issn = "1566-0702",
publisher = "Elsevier",
number = "2",

}

Cells of origin of motor axons in the subdiaphragmatic vagus of the rat. / Coil, Janet D.; Norgren, Ralph.

In: Journal of the Autonomic Nervous System, Vol. 1, No. 2, 01.01.1979, p. 203-210.

Research output: Contribution to journalArticle

TY - JOUR

T1 - Cells of origin of motor axons in the subdiaphragmatic vagus of the rat

AU - Coil, Janet D.

AU - Norgren, Ralph

PY - 1979/1/1

Y1 - 1979/1/1

N2 - The central cell groups that give rise to the motor axons that travel in the subdiaphragmatic vagus were re-examined in the rat by transecting the dorsal or ventral vagus near the stomach and incubating the nerve stump in crystalline horseradish peroxidase (HRP). An exceedingly large percentage of cells was labeled throughout the dorsal motor nucleus of the vagus (mX), with labeled cells extending even beyond the rostro-caudal limits of the nucleus usually assigned on the basis of cytoarchitecture alone. Different patterns of cell-labeling could be correlated with one or the other of the two vagal branches. Incubation of the ventral branch labeled cells only in the left mX, while incubation of the dorsal branch labeled cells on both sides, although more extensively on the right. HRP-positive somata were also observed bilaterally in the nucleus ambiguus (NA) after incubation of either branch of the subdiaphragmatic vagus; this finding is in contrast to previous accounts in which motor fibers from NA were considered to project only to cervical and thoracic structures. These results suggest that mX and NA are responsible for a substantial component of abdominal innervation in the rat.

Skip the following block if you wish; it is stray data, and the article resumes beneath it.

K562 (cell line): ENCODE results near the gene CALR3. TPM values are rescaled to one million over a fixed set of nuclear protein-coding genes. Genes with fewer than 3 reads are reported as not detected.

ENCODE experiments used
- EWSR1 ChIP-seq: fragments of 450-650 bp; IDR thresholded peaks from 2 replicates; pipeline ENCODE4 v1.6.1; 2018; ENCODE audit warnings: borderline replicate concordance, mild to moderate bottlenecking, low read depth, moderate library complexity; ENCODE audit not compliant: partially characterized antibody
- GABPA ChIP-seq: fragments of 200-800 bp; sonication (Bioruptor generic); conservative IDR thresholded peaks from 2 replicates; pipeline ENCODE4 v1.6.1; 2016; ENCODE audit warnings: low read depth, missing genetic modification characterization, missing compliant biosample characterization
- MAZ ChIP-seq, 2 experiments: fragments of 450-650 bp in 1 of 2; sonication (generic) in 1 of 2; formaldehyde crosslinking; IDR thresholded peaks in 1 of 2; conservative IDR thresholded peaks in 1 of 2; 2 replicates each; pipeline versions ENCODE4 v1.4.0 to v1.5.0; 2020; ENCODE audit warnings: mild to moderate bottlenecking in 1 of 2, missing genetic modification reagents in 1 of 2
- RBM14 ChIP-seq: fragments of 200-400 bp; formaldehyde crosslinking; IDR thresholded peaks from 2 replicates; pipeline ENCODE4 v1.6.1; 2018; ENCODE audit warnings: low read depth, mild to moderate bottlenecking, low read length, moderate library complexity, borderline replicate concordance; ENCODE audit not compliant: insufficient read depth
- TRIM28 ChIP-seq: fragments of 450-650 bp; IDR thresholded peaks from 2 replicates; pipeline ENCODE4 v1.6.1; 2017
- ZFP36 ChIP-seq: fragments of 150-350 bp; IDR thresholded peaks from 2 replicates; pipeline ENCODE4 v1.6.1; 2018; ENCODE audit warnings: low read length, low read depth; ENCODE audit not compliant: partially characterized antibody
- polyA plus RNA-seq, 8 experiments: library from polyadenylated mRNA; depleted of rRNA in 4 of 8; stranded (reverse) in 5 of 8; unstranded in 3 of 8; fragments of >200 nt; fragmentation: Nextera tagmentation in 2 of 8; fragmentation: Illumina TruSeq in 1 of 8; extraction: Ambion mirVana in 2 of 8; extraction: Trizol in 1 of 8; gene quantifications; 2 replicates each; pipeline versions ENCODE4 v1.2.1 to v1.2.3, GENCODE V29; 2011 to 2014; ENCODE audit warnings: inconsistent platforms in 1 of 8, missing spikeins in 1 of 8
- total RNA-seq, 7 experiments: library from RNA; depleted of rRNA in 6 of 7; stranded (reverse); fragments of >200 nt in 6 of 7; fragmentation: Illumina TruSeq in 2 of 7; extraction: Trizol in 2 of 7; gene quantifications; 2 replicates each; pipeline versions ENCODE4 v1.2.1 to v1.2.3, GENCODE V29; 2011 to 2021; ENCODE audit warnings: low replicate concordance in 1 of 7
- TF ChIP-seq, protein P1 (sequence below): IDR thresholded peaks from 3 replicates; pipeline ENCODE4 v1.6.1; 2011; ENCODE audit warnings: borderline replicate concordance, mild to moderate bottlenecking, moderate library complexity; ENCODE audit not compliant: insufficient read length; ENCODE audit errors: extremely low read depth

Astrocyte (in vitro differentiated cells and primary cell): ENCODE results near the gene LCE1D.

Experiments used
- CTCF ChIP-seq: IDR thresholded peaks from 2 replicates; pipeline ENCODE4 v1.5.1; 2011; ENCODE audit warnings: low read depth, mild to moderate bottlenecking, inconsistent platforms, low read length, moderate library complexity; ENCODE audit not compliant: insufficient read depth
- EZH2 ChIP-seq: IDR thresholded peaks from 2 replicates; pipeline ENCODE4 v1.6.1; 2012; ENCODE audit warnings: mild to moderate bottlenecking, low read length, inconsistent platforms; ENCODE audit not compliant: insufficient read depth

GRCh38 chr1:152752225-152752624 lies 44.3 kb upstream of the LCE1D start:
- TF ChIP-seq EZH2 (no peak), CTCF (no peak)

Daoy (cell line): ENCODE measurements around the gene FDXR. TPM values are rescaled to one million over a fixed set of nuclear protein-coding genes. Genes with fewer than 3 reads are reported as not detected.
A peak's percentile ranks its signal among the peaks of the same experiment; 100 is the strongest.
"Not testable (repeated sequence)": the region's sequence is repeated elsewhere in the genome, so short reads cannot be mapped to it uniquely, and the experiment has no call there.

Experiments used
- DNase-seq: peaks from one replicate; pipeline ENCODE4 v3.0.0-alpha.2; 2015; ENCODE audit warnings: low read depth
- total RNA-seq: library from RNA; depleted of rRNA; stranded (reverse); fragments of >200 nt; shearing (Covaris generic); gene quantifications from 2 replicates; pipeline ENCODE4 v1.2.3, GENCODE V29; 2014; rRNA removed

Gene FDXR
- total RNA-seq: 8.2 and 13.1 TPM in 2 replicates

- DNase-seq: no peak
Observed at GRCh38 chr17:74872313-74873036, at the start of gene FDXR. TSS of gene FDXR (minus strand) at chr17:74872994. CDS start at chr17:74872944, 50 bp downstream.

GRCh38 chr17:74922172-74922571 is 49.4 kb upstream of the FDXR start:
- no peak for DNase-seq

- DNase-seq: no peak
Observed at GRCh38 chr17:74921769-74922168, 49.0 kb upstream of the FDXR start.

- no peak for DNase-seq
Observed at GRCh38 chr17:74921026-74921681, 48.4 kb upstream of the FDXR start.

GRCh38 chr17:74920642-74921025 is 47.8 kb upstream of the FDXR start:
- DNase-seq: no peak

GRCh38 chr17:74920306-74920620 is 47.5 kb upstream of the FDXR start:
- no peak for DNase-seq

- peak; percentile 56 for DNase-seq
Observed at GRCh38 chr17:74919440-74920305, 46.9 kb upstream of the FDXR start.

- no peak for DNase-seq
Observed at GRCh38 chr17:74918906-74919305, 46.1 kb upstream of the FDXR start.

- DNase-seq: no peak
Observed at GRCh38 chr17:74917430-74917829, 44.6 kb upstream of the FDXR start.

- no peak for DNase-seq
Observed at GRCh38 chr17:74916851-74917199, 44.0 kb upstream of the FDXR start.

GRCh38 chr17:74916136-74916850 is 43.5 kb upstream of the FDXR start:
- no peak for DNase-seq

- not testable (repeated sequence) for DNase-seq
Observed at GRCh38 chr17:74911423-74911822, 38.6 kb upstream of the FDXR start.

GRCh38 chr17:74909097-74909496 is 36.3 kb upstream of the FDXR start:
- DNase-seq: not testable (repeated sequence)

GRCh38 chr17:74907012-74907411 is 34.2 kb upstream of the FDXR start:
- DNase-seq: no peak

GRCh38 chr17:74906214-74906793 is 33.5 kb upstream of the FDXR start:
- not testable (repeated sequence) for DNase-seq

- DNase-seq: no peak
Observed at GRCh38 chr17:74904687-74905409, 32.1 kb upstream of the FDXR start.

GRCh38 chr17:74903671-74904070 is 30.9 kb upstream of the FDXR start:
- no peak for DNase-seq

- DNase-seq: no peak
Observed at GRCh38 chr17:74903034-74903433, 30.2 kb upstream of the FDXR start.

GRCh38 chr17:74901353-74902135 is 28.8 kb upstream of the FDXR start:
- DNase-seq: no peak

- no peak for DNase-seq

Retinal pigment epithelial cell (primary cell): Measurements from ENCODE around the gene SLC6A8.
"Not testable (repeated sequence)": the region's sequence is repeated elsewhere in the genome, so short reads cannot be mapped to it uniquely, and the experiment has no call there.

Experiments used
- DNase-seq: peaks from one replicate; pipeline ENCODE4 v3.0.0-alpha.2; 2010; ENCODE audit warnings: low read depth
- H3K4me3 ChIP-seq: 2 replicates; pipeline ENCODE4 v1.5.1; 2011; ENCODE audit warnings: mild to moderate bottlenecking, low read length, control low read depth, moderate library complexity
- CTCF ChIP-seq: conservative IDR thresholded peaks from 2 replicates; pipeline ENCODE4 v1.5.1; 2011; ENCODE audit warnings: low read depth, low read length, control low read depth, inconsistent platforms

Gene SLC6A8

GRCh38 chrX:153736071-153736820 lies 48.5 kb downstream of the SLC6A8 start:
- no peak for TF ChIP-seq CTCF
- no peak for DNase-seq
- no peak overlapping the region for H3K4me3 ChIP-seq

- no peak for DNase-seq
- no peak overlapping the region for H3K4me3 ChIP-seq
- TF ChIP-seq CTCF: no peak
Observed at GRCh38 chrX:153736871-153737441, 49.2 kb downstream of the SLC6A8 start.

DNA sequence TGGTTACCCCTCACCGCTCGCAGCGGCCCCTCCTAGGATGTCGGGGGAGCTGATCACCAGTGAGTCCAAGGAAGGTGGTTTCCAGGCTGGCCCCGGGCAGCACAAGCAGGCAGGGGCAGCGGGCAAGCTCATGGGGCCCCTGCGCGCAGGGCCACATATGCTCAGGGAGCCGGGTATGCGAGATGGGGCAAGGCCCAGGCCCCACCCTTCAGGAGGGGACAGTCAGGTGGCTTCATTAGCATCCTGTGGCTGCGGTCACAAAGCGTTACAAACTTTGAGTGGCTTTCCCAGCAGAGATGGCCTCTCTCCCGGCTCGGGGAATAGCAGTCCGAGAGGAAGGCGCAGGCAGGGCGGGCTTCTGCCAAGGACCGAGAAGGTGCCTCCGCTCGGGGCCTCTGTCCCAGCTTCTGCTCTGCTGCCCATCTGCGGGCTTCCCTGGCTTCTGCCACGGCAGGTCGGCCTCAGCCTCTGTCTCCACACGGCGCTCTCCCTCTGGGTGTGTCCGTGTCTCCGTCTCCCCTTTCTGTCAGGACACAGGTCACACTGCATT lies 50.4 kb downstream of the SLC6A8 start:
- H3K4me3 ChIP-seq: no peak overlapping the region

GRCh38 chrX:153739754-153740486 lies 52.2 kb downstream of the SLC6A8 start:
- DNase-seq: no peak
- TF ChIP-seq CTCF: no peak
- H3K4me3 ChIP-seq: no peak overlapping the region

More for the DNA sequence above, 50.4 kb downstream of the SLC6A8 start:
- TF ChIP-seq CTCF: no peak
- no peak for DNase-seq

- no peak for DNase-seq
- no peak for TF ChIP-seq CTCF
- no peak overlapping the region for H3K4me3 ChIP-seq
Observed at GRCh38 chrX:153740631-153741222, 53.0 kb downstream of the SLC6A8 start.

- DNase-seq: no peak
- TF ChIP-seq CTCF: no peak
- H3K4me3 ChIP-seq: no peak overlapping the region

AB - The central cell groups that give rise to the motor axons that travel in the subdiaphragmatic vagus were re-examined in the rat by transecting the dorsal or ventral vagus near the stomach and incubating the nerve stump in crystalline horseradish peroxidase (HRP). An exceedingly large percentage of cells was labeled throughout the dorsal motor nucleus of the vagus (mX), with labeled cells extending even beyond the rostro-caudal limits of the nucleus usually assigned on the basis of cytoarchitecture alone. Different patterns of cell-labeling could be correlated with one or the other of the two vagal branches. Incubation of the ventral branch labeled cells only in the left mX, while incubation of the dorsal branch labeled cells on both sides, although more extensively on the right. HRP-positive somata were also observed bilaterally in the nucleus ambiguus (NA) after incubation of either branch of the subdiaphragmatic vagus; this finding is in contrast to previous accounts in which motor fibers from NA were considered to project only to cervical and thoracic structures. These results suggest that mX and NA are responsible for a substantial component of abdominal innervation in the rat.

UR - http://www.scopus.com/inward/record.url?scp=0018582098&partnerID=8YFLogxK

UR - http://www.scopus.com/inward/citedby.url?scp=0018582098&partnerID=8YFLogxK

U2 - 10.1016/0165-1838(79)90017-1

DO - 10.1016/0165-1838(79)90017-1

M3 - Article

C2 - 553094

AN - SCOPUS:0018582098

VL - 1

SP - 203

EP - 210

JO - Autonomic Neuroscience: Basic and Clinical

JF - Autonomic Neuroscience: Basic and Clinical

SN - 1566-0702

IS - 2

ER -